"We need to get away from that idea that there's only one right way to live. That idea has arguably caused more destruction and more damage to more societies over history than any other single idea you can name."
technology  social  sex  relationships  culture  polyamory  love  marriage  online  behavior 
february 2008 by allaboutgeorge
BBC NEWS | Asia-Pacific | Sex videos fail to engage pandas
"We don't know if its useful for pandas or not. Some pandas are interested. Others are not interested. They prefer to eat or rest - and not pay attention to the video."
animals  fauna  sex  behavior  relationships  video  pron 
february 2008 by allaboutgeorge
Cafe Talk | Talking Points Memo | Cultus, not Cult: Obama and the Rationality of Civic Religion
"Cultus by contrast, is a term used in the study of religion to denote those ritual practices in which a community comes together to establish a collective picture of the world, themselves, and their place in it."
elections  2008  campaigns  obama  religion  behavior  ritual  aesthetics  community  story 
february 2008 by allaboutgeorge From the Author - John Burnham Schwartz
"By stubbornly, needfully going back, we are asking to be relieved of our strangeness, when strangeness is the whole point. [...] And arms may indeed embrace us, and stories may get told. But in the end they won't keep us, and we can't stay."
travel  families  identity  behavior  story  japan 
february 2008 by allaboutgeorge
NYT: You Remind Me of Me
“[W]e found that people who were mimicked actually felt more strongly about the product when they knew the other person was invested in it.”
nytimes  psychology  research  social  toread  marketing  health  behavior  identity  communication 
february 2008 by allaboutgeorge
Sadness may encourage more extravagance - Yahoo! News
"This is a phenomenon that occurs without awareness. This is really different from the idea of retail therapy, where people are feeling negative and want to cheer themselves up by shopping. People have no idea this is going on."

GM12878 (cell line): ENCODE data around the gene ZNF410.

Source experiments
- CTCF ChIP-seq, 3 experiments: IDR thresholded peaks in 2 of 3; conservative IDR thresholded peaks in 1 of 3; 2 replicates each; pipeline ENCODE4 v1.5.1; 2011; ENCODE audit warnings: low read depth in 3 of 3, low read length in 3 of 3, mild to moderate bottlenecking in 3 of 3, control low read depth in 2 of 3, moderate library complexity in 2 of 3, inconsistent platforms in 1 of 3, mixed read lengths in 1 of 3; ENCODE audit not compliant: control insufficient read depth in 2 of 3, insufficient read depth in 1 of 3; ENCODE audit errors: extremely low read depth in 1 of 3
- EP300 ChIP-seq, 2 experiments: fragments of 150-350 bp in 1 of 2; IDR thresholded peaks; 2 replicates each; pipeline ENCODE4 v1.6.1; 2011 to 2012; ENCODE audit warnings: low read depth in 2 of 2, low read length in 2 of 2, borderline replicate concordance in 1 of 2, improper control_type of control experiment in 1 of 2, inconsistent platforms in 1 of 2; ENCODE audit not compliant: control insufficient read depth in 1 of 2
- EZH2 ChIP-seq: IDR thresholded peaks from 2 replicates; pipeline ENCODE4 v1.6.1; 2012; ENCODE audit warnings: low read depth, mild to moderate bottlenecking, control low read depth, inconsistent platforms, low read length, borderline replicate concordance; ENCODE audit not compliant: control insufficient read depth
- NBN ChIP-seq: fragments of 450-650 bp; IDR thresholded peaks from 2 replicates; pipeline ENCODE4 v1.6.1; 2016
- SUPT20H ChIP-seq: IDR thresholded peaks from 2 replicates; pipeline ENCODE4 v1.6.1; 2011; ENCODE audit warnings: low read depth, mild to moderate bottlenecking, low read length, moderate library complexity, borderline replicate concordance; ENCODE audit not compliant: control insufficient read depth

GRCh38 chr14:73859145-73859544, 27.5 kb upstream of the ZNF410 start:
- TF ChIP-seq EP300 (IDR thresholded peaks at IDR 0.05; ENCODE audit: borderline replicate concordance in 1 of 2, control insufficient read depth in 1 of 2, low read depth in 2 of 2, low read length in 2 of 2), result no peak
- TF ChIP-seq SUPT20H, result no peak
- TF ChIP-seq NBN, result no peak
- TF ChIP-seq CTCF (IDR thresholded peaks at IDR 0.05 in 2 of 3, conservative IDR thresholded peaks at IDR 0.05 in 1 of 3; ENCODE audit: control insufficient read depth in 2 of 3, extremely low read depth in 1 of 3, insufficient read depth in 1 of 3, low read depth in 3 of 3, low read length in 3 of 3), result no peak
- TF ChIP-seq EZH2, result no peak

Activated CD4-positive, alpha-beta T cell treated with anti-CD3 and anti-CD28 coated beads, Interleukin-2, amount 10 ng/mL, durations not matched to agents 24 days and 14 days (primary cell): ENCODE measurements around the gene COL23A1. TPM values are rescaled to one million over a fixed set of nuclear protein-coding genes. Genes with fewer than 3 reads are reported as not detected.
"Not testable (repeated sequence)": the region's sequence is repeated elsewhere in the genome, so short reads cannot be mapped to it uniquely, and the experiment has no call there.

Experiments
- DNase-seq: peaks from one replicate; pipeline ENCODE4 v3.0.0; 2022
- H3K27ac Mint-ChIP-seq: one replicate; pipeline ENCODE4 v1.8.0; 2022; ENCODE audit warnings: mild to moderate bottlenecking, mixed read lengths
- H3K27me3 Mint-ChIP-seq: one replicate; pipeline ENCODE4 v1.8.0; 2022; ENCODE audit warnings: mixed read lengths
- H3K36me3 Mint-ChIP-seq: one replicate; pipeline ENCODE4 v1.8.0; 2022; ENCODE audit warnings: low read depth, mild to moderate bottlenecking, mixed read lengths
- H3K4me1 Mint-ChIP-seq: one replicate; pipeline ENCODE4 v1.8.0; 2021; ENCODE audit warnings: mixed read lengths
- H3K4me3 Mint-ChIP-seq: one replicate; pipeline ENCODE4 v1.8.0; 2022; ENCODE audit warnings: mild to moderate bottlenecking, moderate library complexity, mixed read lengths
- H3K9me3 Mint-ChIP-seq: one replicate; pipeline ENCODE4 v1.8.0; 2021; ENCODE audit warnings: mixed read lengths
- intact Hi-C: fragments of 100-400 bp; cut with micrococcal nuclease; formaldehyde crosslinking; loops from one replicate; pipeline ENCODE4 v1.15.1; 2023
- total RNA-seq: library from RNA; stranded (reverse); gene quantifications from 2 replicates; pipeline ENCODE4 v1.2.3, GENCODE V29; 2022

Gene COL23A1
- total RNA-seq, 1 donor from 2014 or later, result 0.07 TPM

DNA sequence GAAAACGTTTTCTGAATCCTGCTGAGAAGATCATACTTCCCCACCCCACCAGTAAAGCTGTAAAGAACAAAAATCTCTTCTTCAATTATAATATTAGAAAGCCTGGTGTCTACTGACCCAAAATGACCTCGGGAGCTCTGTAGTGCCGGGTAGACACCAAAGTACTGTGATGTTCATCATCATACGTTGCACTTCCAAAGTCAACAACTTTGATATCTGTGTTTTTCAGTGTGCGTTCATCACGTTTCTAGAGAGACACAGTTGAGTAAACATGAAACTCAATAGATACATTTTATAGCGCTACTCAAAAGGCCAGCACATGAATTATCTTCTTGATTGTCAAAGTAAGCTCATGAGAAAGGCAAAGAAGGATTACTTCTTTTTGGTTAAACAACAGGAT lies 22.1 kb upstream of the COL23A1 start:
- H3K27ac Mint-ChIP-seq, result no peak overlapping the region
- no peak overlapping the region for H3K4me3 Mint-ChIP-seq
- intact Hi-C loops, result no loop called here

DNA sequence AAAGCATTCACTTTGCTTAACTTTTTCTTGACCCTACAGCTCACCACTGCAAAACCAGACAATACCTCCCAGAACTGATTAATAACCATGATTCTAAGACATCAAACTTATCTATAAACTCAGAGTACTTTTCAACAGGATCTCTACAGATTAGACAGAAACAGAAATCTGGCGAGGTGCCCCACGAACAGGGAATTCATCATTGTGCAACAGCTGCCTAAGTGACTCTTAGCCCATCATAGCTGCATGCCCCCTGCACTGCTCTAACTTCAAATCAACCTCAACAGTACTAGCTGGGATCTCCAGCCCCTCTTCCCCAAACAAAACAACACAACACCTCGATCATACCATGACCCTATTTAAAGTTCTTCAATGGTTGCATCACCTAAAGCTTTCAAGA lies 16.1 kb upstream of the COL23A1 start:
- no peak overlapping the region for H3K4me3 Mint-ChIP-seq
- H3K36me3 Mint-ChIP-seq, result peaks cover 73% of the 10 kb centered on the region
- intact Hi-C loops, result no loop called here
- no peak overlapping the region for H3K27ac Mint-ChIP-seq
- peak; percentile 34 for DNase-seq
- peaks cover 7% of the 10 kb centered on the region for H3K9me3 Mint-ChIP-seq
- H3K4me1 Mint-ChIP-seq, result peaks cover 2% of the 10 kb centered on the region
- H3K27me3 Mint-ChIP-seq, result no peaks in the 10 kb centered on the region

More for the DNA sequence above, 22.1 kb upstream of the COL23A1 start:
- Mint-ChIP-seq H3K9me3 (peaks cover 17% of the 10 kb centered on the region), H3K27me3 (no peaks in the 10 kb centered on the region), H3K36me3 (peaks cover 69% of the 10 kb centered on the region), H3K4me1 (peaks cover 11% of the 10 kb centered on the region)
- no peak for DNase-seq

psychology  marketing  business  corporations  economics  research  design  happiness  social  behavior 
february 2008 by allaboutgeorge
Scientific American: Super Tuesday: Markets Predict Outcome Better Than Polls
Back in the day, "[n]ewspapers would routinely run stories on the odds for a particular candidate, reports that often proved to be surprisingly prescient. In that sense, prediction markets may truly hark back to the future."
behavior  politics  ritual  newspapers  media  information  economics 
february 2008 by allaboutgeorge
Alison Moyet: 'At times, I think I'm part-witch' - Telegraph
"You know something will hurt, you'll feel like s***, but you will see what's happening, deconstruct it and know you'll come through it. Emotion for women of a certain age becomes more of an academic exercise. I recommend it to you."
women  identity  relationships  uk  music  behavior  thinking 
november 2007 by allaboutgeorge
From Ants to People, an Instinct to Swarm - New York Times
“One of the really fun things that we’re doing now is understanding how the type of feedbacks in these groups is like the ones in the brain that allows humans to make decisions."
identity  memory  behavior  psychology  social  animals  fauna 
november 2007 by allaboutgeorge
History of Single Life: Infidelity -
"Social capital depends on belonging to a church, which in turn depends on acting like a mensch." Got religion?
religion  sociology  social  public  yasns  behavior  relationships  marriage  love  friendship 
october 2007 by allaboutgeorge
From Cool to Passé: Identity Signaling and Product Domains - Knowledge@Wharton
"Conformity is one of the most basic principles underlying social behavior, yet while individuals want to be both similar and different, little research explains where conformity versus divergence will occur."
behavior  identity  marketing  psychology  social  creativity  yasns 
september 2007 by allaboutgeorge
Natalie Angier - Science Column - Smart, Curious, Ticklish. Rats? - New York Times
“It’s not simply instinctual for them. Rats know what good sex is and what bad sex is. And when they have reason to anticipate great sex, they give you every indication they’re looking forward to it.”
sex  fauna  behavior  animals  science  research 
july 2007 by allaboutgeorge